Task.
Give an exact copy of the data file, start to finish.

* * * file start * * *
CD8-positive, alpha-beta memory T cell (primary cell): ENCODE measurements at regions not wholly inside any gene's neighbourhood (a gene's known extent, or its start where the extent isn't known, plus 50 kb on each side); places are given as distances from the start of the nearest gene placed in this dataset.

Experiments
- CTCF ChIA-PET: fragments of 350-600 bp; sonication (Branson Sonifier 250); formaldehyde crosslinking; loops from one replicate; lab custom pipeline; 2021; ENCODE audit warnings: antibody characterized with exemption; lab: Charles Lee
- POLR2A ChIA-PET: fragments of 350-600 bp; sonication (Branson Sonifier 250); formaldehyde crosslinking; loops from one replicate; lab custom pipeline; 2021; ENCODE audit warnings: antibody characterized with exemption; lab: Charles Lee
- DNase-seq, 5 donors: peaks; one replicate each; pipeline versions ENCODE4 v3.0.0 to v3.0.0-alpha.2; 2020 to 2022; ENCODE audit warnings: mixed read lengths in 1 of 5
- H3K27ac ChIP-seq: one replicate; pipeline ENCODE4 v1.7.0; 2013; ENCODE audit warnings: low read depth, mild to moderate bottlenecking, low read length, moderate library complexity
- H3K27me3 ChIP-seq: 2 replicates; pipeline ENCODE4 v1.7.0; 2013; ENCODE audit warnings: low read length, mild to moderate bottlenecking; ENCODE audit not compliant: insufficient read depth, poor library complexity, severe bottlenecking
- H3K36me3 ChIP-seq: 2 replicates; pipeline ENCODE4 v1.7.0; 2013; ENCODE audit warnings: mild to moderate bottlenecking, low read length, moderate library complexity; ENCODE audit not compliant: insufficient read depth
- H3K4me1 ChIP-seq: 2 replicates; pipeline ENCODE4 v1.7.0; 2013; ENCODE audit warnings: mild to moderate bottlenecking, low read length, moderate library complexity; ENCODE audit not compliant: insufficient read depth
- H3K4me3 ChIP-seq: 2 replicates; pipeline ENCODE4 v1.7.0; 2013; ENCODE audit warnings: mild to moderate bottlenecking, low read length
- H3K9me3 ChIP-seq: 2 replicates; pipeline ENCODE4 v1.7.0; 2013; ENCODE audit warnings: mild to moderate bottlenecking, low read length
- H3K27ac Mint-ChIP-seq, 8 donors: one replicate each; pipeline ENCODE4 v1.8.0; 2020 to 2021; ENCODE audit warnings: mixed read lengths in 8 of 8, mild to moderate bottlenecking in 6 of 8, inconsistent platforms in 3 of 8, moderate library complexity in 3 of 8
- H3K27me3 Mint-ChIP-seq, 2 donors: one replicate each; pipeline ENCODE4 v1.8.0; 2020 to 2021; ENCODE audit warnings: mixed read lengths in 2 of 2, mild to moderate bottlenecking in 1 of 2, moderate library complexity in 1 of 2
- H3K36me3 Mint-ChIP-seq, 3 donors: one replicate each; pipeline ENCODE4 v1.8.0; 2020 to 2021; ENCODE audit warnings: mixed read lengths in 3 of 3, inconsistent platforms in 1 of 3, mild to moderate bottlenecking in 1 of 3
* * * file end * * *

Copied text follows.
CD8-positive, alpha-beta memory T cell (primary cell): ENCODE measurements at regions not wholly inside any gene's neighbourhood (a gene's known extent, or its start where the extent isn't known, plus 50 kb on each side); places are given as distances from the start of the nearest gene placed in this dataset.

Experiments
- CTCF ChIA-PET: fragments of 350-600 bp; sonication (Branson Sonifier 250); formaldehyde crosslinking; loops from one replicate; lab custom pipeline; 2021; ENCODE audit warnings: antibody characterized with exemption; lab: Charles Lee
- POLR2A ChIA-PET: fragments of 350-600 bp; sonication (Branson Sonifier 250); formaldehyde crosslinking; loops from one replicate; lab custom pipeline; 2021; ENCODE audit warnings: antibody characterized with exemption; lab: Charles Lee
- DNase-seq, 5 donors: peaks; one replicate each; pipeline versions ENCODE4 v3.0.0 to v3.0.0-alpha.2; 2020 to 2022; ENCODE audit warnings: mixed read lengths in 1 of 5
- H3K27ac ChIP-seq: one replicate; pipeline ENCODE4 v1.7.0; 2013; ENCODE audit warnings: low read depth, mild to moderate bottlenecking, low read length, moderate library complexity
- H3K27me3 ChIP-seq: 2 replicates; pipeline ENCODE4 v1.7.0; 2013; ENCODE audit warnings: low read length, mild to moderate bottlenecking; ENCODE audit not compliant: insufficient read depth, poor library complexity, severe bottlenecking
- H3K36me3 ChIP-seq: 2 replicates; pipeline ENCODE4 v1.7.0; 2013; ENCODE audit warnings: mild to moderate bottlenecking, low read length, moderate library complexity; ENCODE audit not compliant: insufficient read depth
- H3K4me1 ChIP-seq: 2 replicates; pipeline ENCODE4 v1.7.0; 2013; ENCODE audit warnings: mild to moderate bottlenecking, low read length, moderate library complexity; ENCODE audit not compliant: insufficient read depth
- H3K4me3 ChIP-seq: 2 replicates; pipeline ENCODE4 v1.7.0; 2013; ENCODE audit warnings: mild to moderate bottlenecking, low read length
- H3K9me3 ChIP-seq: 2 replicates; pipeline ENCODE4 v1.7.0; 2013; ENCODE audit warnings: mild to moderate bottlenecking, low read length
- H3K27ac Mint-ChIP-seq, 8 donors: one replicate each; pipeline ENCODE4 v1.8.0; 2020 to 2021; ENCODE audit warnings: mixed read lengths in 8 of 8, mild to moderate bottlenecking in 6 of 8, inconsistent platforms in 3 of 8, moderate library complexity in 3 of 8
- H3K27me3 Mint-ChIP-seq, 2 donors: one replicate each; pipeline ENCODE4 v1.8.0; 2020 to 2021; ENCODE audit warnings: mixed read lengths in 2 of 2, mild to moderate bottlenecking in 1 of 2, moderate library complexity in 1 of 2
- H3K36me3 Mint-ChIP-seq, 3 donors: one replicate each; pipeline ENCODE4 v1.8.0; 2020 to 2021; ENCODE audit warnings: mixed read lengths in 3 of 3, inconsistent platforms in 1 of 3, mild to moderate bottlenecking in 1 of 3